Beware of False Associations!

September 5, 2021 • Filed under:

I had to work something out with God a few weeks ago when my husband was in a car accident.

Car accident

At the end of August, school was about to start face-to-face for the first time in 16 months, so I spent the weekend getting ready. I wanted to face my first day back at work feeling organized and ready to go.

I cleaned my entire closet and office.

Then I got the call my husband had been in a wreck.

He was okay, but the car was not. Some of my first words to God were, “This feels really personal, Lord. Help me.” Let me explain the history connected to my response.

Dan

In 1986 I was in graduate school. One beautiful Saturday morning I went for a run and to brunch with friends. Feeling happy, I arrived home to shower, don my favorite sweats and spend the rest of the day studying.

I organized my desk before settling in and remember how great it looked. 

Then I got the call.

My brother Dan had been in a motorcycle accident. I dropped everything to have a friend drive me to his bedside in a nearby state. He died eight days later.

Elbow

About 6 years ago I finished a large writing project for Jesus and felt happy about getting it done. I was suddenly in the mood to bring my dog into the house to play, which is something I do not normally do. When my dog exited the pen, I stooped to pet him for a bit while I told him I loved him, but I forgot I was still on a step as I turned to head into the house.

I was in such an unusually happy mood.

Then I went flying from the last step into the bushes.

I sheered my left elbow. Surgery happened quickly and recovery was long because pieces of my elbow were lost in the shattering.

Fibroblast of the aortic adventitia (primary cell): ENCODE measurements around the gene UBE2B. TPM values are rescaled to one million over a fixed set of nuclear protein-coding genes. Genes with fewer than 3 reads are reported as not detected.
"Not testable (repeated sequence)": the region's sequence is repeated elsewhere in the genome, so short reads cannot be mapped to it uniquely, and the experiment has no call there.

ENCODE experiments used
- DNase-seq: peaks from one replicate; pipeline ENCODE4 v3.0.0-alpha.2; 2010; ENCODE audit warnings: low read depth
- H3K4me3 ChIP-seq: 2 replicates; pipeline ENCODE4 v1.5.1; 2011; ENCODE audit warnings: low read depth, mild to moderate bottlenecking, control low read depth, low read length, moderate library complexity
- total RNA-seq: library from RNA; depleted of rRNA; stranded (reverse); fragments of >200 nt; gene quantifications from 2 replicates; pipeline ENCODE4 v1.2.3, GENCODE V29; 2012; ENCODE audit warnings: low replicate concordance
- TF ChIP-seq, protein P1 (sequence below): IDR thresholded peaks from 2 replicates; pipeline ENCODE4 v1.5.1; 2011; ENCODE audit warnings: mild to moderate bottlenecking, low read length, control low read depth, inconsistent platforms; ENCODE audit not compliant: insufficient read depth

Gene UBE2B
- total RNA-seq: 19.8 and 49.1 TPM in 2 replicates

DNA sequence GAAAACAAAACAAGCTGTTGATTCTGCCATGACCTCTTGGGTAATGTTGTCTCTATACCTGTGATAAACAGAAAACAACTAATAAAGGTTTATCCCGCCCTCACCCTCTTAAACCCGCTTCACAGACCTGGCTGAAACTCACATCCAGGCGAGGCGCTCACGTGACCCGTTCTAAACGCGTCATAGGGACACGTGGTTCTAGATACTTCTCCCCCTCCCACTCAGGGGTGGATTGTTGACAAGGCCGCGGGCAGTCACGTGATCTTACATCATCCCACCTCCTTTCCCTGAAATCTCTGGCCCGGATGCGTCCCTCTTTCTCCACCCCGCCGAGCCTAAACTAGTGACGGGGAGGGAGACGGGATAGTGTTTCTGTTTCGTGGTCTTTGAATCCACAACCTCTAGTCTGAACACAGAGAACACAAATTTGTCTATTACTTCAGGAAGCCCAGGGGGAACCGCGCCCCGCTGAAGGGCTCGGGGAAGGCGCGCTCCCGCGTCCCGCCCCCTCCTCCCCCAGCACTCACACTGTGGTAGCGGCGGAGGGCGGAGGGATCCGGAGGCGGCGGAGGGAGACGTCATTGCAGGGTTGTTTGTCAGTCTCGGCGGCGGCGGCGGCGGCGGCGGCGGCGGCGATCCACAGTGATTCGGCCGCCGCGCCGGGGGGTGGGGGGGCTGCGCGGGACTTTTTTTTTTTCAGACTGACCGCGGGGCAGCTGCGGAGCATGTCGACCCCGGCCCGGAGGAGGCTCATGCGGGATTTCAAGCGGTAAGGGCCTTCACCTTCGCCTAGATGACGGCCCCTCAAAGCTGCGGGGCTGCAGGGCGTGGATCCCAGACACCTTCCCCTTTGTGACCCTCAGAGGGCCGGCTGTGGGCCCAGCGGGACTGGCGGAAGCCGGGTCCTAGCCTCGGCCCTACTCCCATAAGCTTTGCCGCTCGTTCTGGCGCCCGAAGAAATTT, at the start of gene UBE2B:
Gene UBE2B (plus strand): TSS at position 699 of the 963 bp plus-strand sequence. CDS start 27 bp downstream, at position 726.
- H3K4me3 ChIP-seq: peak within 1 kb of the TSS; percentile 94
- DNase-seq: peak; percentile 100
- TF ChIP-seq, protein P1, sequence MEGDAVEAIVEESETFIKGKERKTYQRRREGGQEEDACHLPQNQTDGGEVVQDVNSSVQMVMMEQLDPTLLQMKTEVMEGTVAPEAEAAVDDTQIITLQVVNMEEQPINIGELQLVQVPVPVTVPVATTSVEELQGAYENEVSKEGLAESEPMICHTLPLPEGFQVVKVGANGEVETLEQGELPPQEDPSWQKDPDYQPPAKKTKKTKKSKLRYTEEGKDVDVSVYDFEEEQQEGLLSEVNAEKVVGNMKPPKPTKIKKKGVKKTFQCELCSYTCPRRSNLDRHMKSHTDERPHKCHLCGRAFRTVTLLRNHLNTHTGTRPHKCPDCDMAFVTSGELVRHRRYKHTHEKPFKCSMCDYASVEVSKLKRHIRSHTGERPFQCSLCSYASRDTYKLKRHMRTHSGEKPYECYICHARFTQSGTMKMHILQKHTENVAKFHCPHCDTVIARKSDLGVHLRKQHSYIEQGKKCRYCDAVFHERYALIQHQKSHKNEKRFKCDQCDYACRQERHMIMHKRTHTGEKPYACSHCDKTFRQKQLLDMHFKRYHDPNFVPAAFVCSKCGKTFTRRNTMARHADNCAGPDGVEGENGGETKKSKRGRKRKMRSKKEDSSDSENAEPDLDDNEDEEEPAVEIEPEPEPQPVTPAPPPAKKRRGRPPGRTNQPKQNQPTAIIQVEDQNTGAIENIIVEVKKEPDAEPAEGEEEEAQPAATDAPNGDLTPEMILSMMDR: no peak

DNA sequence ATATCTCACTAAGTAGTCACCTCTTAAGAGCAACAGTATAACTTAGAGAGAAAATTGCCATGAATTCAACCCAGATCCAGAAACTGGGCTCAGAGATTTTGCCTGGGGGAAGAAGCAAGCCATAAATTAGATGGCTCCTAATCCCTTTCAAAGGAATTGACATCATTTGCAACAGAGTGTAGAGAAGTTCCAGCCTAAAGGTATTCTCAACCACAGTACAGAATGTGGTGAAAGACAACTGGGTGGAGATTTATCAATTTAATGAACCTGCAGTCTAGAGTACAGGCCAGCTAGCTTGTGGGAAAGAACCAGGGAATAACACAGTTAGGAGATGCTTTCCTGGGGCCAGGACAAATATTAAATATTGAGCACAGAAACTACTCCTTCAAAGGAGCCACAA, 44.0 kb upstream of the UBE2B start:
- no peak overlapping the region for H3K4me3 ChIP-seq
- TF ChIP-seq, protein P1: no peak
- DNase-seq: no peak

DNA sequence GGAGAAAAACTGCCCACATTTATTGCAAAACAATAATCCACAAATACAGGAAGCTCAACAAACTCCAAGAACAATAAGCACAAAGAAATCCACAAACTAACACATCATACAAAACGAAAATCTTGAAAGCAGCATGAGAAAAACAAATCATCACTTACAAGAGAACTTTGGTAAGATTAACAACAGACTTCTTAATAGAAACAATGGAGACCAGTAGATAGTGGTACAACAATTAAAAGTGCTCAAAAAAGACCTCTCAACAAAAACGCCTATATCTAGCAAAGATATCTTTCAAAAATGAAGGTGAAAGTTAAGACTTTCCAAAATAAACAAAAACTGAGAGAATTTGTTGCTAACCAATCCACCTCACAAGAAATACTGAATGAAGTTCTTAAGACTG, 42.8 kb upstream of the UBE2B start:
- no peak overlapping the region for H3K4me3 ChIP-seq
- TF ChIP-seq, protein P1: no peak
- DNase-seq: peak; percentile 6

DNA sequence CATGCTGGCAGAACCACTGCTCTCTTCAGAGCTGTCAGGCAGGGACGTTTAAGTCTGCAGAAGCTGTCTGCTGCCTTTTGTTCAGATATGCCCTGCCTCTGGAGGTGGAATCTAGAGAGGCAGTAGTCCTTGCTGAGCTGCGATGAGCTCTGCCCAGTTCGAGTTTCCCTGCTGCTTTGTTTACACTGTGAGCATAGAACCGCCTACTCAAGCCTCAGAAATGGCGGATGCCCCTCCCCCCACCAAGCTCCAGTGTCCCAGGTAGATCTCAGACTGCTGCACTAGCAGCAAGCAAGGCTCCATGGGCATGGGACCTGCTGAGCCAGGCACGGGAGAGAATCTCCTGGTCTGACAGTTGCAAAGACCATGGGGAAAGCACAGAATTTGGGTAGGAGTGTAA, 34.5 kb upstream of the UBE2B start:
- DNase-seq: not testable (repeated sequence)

60

This summer began a new decade of life. A lot of personal preparation went into transitioning from the 50’s to 60’s. I cleaned, shopped, and planned a kind of spiritual retreat for myself. I wanted to wake up on my birthday with just me and Jesus before returning home.

My house was organized as I left for a happy trip.

Then I woke up the morning of my birthday with hives and a locked jaw.

It must have been how I slept, but for the first time in my life my jaw was locked out of joint. I forced it back into place, but that meant I ate my birthday breakfast in some pain. I had also been taking an antibiotic and found out I was allergic to it on my birthday. After all the planning and having everything “just so,” that was my birthday morning.

Do you see the pattern?

Whenever I feel organized or happy, I have developed a knee-jerk response of fear that something bad is about to happen.

There, I said it.

I fight this fear and I think you can see why.

But here’s the truth.

The events just listed are not associated.

Sometimes circumstances are connected. Having sex can lead to babies. Not studying can lead to poor grades. Overeating can lead to weight problems. Being chronically grumpy can lead to broken relationships.

But…

cleaning a closet, wearing favorite sweats at a tidy desk, being giddy about finishing a big project, and planning a special celebration for my birthday have zero associations with the difficult circumstances that followed.

I remember feeling in control on the day Dan had his accident. In a prideful way, I remember thinking I had finally figured out how to do this “grad school thing.” God used Dan’s accident to remind me that I cannot predict what will occur in the next minute of life, but God did not cause Dan to have an accident to teach me that lesson. Hear the difference?

Such associations occur only in my imagination and emotional responses, not in truth.

Be sober-minded; be watchful. Your adversary the devil prowls around like a roaring lion, seeking someone to devour. (1 Peter 5:8)

The devil doesn’t physically devour us. He gets us ensnared through believing lies and engaging in faulty thinking. In this case, I fight the trap of false associations. As Scripture says, we are to be watchful. We demolish arguments and every pretension that sets itself up against the knowledge of God, and we take captive every thought to make it obedient to Christ. 2 Corinthians 10:5 NIV